(WIRED) -- For all the joy of Christmas morning, there's certainly a lot of waste involved.
Reams of wrapping paper, forests of evergreens and piles of unwanted fruitcakes are discarded after the holidays.
That got us thinking: Wouldn't it be great if some of that trash could be repurposed as fuel?
Turns out it can.
We checked with Spencer Quong, an automotive engineer and alt-fuels expert with a sense of humor. He was with the Union of Concerned Scientists before launching his own consulting biz, Quong & Associates.
He assured us that family gatherings aren't the only sources of combustion during the holidays. Pretty much everything you discard at the holidays could, theoretically, be used as fuel, though Quong warns "it's hard to think of something that isn't South Park-ish."
We'll get to that in a moment.
But first on our list is fruitcake. They certainly aren't edible, and they'll take about a million years to biodegrade, so what the hell are we supposed to do with them?
The answer is simple. Biofuel.
"There is, in the fruitcake, sugar and grain," Quong told Autopia. "All of that can be converted to ethanol."
While Quong conceded that the refining process would be cost-prohibitive, the supply is nearly endless.
"There's probably a million fruitcakes that have been passed around for 20 years," he said.
We all spend too much time carefully wrapping gifts, only to have the recipients mindlessly rip all that paper and ribbon to shreds. Quong says you can turn it into cellulosic ethanol.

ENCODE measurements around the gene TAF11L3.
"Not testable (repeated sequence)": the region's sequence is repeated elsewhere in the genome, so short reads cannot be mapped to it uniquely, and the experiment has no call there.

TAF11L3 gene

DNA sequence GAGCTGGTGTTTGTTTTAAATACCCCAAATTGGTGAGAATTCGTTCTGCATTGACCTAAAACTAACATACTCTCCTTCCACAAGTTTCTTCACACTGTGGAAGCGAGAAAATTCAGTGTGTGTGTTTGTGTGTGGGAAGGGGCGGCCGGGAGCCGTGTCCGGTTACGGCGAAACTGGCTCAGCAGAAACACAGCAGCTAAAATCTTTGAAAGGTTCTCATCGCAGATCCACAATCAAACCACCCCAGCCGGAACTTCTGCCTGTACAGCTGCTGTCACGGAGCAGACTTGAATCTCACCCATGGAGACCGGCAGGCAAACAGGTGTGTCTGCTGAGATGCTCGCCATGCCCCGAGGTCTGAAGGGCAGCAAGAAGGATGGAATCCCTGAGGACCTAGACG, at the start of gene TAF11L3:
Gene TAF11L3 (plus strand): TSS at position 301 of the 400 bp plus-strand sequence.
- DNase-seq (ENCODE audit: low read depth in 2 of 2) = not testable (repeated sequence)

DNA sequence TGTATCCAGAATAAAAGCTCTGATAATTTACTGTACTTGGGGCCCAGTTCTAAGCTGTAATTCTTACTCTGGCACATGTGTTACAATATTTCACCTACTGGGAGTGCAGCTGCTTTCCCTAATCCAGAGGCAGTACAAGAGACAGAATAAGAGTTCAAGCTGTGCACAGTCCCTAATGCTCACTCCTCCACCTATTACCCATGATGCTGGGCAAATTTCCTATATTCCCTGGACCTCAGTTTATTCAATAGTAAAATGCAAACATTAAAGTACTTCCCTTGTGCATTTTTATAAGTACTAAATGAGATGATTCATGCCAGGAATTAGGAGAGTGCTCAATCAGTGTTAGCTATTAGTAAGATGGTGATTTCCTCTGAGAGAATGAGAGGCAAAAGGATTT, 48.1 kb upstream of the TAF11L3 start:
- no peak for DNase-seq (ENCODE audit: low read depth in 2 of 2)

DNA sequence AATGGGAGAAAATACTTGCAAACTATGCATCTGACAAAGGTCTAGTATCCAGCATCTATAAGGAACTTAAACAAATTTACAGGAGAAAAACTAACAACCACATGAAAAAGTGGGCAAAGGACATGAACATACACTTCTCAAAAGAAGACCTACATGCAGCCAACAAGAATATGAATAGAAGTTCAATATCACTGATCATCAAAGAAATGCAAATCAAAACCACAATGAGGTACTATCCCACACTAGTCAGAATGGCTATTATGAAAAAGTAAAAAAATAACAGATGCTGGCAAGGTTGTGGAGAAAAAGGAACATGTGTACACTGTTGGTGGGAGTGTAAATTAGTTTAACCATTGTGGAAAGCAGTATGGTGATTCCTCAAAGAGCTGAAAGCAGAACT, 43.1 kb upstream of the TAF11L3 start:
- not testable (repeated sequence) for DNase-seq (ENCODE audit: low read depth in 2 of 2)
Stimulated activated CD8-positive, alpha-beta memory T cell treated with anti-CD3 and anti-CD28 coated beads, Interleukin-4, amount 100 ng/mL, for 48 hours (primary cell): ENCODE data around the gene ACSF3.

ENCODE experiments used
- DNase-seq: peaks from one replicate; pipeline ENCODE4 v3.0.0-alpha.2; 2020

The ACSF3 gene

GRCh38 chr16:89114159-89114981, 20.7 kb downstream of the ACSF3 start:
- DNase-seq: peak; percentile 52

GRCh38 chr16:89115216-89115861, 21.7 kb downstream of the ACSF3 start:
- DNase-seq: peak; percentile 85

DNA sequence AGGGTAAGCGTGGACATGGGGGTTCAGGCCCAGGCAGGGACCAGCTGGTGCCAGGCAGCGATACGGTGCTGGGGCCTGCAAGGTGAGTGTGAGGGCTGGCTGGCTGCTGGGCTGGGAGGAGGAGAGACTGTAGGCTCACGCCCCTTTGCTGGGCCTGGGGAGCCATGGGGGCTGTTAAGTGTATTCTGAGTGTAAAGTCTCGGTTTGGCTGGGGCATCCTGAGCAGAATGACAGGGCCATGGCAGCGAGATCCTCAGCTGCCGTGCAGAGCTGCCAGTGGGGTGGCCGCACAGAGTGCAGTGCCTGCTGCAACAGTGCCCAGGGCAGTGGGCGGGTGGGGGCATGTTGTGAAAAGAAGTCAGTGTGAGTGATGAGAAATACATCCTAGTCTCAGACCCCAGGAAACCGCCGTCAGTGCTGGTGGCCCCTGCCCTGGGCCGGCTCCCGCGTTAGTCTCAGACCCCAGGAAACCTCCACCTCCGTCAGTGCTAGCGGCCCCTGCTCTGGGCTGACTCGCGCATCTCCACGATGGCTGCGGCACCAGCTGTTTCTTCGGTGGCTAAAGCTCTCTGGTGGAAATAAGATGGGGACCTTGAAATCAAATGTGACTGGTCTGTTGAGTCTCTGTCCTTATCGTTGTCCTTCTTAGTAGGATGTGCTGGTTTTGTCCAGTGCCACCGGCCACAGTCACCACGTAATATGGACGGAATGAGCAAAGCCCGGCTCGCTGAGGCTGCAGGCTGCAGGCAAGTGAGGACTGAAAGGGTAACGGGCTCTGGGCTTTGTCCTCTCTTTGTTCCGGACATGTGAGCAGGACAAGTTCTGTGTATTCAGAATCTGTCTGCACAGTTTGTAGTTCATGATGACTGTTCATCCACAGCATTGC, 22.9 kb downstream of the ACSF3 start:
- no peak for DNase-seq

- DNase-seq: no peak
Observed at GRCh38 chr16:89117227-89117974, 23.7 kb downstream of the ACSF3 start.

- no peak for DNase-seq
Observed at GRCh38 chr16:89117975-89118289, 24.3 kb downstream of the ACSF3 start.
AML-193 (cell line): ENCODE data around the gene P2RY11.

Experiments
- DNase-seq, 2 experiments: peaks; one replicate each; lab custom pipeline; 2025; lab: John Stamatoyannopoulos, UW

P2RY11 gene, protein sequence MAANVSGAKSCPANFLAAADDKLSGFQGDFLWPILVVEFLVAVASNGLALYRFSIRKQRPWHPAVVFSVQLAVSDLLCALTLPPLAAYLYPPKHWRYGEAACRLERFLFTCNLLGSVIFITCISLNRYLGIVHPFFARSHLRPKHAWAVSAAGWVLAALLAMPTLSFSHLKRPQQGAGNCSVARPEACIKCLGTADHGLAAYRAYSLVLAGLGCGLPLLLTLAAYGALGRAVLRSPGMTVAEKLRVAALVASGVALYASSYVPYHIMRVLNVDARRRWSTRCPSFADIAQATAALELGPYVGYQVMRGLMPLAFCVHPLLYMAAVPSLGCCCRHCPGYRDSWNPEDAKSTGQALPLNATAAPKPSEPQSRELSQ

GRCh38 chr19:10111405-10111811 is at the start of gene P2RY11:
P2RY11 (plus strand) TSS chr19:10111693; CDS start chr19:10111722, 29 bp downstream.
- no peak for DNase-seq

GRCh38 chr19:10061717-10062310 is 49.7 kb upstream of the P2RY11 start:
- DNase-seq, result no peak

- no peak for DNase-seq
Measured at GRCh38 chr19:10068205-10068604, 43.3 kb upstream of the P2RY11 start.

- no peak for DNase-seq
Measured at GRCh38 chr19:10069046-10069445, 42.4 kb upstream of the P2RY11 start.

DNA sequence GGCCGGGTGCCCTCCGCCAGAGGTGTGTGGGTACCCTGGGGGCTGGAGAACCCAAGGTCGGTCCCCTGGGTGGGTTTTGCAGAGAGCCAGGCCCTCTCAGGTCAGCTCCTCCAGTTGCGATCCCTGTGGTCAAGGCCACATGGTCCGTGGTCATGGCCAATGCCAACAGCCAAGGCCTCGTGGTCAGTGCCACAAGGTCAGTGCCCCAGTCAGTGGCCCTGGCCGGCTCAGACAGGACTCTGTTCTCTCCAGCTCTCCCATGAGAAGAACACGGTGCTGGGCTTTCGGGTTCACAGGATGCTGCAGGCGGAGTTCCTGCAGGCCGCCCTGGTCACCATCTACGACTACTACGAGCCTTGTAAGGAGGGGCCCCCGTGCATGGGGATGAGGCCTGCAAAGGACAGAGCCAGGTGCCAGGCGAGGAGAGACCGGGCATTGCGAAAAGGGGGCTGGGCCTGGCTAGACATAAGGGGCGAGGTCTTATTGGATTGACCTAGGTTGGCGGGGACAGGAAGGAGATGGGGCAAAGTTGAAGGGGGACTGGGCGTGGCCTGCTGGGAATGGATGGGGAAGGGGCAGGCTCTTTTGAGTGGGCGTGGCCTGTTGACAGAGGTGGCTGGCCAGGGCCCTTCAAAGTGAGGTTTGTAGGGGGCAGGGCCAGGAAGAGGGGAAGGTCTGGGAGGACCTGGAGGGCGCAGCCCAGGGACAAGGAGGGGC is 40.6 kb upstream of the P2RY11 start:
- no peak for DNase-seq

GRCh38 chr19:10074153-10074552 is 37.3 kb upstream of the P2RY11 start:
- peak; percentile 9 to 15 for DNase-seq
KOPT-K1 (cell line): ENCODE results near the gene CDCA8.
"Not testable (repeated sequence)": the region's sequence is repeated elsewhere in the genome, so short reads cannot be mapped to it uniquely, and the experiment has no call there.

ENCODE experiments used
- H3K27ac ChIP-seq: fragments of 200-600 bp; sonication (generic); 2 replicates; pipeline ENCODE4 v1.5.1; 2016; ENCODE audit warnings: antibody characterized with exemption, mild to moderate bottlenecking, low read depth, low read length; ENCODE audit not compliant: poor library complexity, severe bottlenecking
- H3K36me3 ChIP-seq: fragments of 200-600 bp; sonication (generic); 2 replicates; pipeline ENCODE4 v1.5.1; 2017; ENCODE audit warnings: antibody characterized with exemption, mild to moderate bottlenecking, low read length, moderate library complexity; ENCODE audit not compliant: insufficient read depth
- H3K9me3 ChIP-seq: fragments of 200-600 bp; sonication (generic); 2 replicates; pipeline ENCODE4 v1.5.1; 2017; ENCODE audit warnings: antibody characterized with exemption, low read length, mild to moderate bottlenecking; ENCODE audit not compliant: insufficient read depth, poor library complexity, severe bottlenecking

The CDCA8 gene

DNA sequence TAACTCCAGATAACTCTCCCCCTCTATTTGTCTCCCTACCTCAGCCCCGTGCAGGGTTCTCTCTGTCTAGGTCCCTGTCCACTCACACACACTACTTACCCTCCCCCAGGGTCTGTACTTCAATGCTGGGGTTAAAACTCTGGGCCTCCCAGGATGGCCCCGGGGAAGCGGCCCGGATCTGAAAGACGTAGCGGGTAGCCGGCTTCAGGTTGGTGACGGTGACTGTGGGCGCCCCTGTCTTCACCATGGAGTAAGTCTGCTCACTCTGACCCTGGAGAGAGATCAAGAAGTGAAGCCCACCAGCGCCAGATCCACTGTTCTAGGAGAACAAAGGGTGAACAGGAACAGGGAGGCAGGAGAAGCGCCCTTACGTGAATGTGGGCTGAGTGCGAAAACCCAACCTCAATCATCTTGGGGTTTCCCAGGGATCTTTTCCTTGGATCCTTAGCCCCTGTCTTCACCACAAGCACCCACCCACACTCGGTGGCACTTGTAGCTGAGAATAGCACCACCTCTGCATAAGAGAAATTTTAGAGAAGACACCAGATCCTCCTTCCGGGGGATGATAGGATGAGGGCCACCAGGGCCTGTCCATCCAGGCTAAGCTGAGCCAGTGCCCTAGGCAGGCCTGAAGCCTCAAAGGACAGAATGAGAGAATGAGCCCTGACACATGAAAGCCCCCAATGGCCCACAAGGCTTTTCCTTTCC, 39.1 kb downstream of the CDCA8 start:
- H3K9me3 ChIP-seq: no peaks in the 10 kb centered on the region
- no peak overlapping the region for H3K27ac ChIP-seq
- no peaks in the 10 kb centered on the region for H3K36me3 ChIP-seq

Got a diesel in the driveway? Increased consumption of Chinese food on Christmas Eve would inevitably yield waste cooking oil that could be used as biodiesel.
If you're really ambitious, convert the car to run on veggie oil.
Christmas trees and yule logs are ripe for gasification, a process that creates synthetic fuel from carbonaceous solids. Unfortunately, Santa and his reindeer might end up coughing from the resulting pollution.
"Gasification is a little bit out there because of the smog emissions that come with it, and carrying all that equipment is difficult," Quong said.
Speaking of reindeer, biomethane captured from Rudolph's refuse may be an ideal source of renewable energy.
"It's very similar to cow manure," Quong said. "You take the methane that comes off that, and then you can power vehicles from that."
While reindeer poo could power UPS trucks bearing gifts, we're still glad Gene Autry never got the chance to sing about it.
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